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True scares: Three writers reveal the psychology behind horror writing

How to craft a compelling horror narrative that haunts readers long after the story has ended.

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When L. Marie Wood tells strangers she’s a psychological horror writer, they frequently recoil from her as if she’s the grim reaper. “It’s like I put a hood on, and I’m walking around with a sickle,” she says. “I can write about vampires and blood, or about Frankenstein, or a zombie apocalypse. Using psychological horror, I write murder mysteries, or add something supernatural, or write dark romance.” 

As Wood points out, horror writing pairs well with other genres. Its tropes add conflict, suspense, and – in some cases – terrifying imagery to a tale, whether written for the page, stage, or screen. I caught up with three veteran writers who offered their insights into how to craft a compelling horror narrative that makes people jump back in terror…or haunts them long after the story has ended.  

The psychological horror author

Wood is the author of eight novels and countless short stories, screenplays, essays, and novellas – many of which fall under the psychological horror subgenre. “People don’t consider it to be true literature because it carries with it this connotation for blood and gore. They tend to think of horror writing in the extreme, calling up screenplays and movies with some nameless, faceless killer hacking up people,” she says. “But there’s so much more.”

In psychological horror writing, she explains, there’s an emotional connection between characters, and between characters and readers. “There are relationships and a bond that people have in overdramatic situations,” she says. “If I’ve done my job, readers will feel the emotions that the characters are going through.”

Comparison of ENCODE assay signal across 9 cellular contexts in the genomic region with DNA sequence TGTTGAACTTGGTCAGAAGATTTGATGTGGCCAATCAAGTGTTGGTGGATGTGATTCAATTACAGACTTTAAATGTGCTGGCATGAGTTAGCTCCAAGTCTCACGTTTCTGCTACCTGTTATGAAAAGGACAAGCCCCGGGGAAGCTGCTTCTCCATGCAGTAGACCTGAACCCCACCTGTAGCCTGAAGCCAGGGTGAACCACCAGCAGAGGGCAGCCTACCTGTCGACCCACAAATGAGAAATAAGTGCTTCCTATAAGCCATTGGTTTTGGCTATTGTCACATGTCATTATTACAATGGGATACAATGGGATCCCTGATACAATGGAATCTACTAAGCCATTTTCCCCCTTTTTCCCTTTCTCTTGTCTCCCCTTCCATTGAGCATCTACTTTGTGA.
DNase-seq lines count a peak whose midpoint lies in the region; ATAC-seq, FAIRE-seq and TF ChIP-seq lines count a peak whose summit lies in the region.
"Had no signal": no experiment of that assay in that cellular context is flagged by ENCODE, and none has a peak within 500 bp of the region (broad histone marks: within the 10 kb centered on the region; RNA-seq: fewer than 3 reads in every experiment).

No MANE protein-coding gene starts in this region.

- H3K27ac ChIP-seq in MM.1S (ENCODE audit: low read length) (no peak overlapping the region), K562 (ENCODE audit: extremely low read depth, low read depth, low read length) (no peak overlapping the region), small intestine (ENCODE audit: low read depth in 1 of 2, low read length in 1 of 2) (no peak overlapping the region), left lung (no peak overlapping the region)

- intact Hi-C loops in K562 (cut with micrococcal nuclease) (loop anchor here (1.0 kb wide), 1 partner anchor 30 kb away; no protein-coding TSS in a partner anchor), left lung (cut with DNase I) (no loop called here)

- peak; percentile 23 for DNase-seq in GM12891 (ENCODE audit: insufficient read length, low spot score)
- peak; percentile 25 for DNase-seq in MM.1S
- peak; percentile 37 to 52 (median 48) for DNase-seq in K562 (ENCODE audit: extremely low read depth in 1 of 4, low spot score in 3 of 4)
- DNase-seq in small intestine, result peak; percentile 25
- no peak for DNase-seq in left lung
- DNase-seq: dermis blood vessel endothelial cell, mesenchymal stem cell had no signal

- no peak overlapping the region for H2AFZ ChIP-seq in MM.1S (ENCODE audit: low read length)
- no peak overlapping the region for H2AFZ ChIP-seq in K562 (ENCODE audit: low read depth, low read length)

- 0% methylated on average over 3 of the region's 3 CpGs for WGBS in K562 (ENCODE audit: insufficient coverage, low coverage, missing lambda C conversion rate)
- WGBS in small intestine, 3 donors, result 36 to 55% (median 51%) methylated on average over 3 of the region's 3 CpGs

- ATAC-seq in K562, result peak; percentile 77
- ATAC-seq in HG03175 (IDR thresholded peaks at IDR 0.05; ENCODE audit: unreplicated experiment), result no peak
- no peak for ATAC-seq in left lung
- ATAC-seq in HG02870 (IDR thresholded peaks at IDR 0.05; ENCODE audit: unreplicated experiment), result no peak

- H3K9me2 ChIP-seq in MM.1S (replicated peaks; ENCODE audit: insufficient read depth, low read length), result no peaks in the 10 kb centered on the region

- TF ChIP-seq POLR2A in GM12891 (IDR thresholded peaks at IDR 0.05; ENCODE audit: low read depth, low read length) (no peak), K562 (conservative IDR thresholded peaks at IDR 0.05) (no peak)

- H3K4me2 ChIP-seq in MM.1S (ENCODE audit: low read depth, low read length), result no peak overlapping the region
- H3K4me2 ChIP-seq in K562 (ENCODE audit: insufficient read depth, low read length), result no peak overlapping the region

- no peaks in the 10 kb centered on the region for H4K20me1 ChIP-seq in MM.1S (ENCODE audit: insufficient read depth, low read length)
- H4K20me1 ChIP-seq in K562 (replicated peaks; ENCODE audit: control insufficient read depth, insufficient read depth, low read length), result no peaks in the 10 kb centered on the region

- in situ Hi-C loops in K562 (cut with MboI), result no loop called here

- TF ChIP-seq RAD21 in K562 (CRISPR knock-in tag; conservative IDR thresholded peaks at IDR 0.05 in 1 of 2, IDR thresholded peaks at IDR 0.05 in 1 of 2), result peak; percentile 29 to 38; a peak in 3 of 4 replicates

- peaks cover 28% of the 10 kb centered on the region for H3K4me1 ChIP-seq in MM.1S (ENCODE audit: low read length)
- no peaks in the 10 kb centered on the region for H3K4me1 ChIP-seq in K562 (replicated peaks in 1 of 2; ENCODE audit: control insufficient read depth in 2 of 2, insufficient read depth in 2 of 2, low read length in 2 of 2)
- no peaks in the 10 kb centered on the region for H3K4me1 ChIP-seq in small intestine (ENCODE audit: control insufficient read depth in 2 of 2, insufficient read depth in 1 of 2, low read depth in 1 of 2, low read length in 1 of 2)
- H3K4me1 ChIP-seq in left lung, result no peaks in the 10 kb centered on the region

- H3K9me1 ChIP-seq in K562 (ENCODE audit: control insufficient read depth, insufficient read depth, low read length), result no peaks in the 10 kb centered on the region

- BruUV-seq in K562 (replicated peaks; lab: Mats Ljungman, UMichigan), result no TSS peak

Wood explains that in psychological horror stories, much of the conflict occurs internally. “The horror isn’t necessarily an outward terror like a vampire or a murderer,” she says. “It’s, ‘Am I seeing that shadow? Is it just a shadow, or is it something else?’ or ‘What did they mean when they said this? I thought I saw a look on someone’s face when I was turning away. What did it mean? Am I in trouble?’” 

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The thing that scares readers, she adds, isn’t always a tangible antagonist. “It might be the potential for memory loss and not knowing what’s going on. That’s terrifying.” 

Good psychological horror can be deceptive, she points out. Readers may think, in the safety of daylight, that they’ve simply read and enjoyed a compelling mystery, thriller, or romance. But if the horror elements in the story are skillfully crafted, they’ll remain in a reader’s subconscious. “What’s beautiful about that is that you can finish your novel at 2 o’clock in the afternoon and not feel frightened, but by 10 o’clock when there’s a shadow in the hallway, now you remember something out of the book, and you’re scared,” Wood explains. 

She founded Speculative Fiction Academy online to offer writers an inexpensive, easy way to learn the basics of writing across the vast genre – of which horror is a part. Students can take classes including “Personal Monsters: Crafting Horror that Hits Home” and “Queerness in Horror.” “We also talk about the importance of research,” she says. “When people hear the word ‘research,’ they tend to tense up and say, ‘Oh, I can’t do that.’ But they need to realize that their characters won’t have any depth unless they do research.” 

To illustrate her point, she gives an example of a protagonist sitting at a picnic waiting for another character to show up. The protagonist gets increasingly frustrated because their friend is late. “And suddenly, they feel this pressure, and it’s just incredibly too hot, and the sound around them is just too loud. That’s a psychological reaction to feeling stood up,” Wood says. “If you’ve researched some of the symptoms of feeling rejected, you can use them and understand why the character is experiencing them. And then the conversation between those two characters will be deeper.” 

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Writers can’t know everything, and so they must conduct research, she says. “I don’t have a negative response when someone’s late. So if I want a protagonist to suffer a psychological impact in my story, I have to look up physical reactions to rejection. Don’t shy away from research,” she adds. “If you do, you’re leaving your characters just sort of surface and wishy-washy. And no one connects with a wishy-washy character.”

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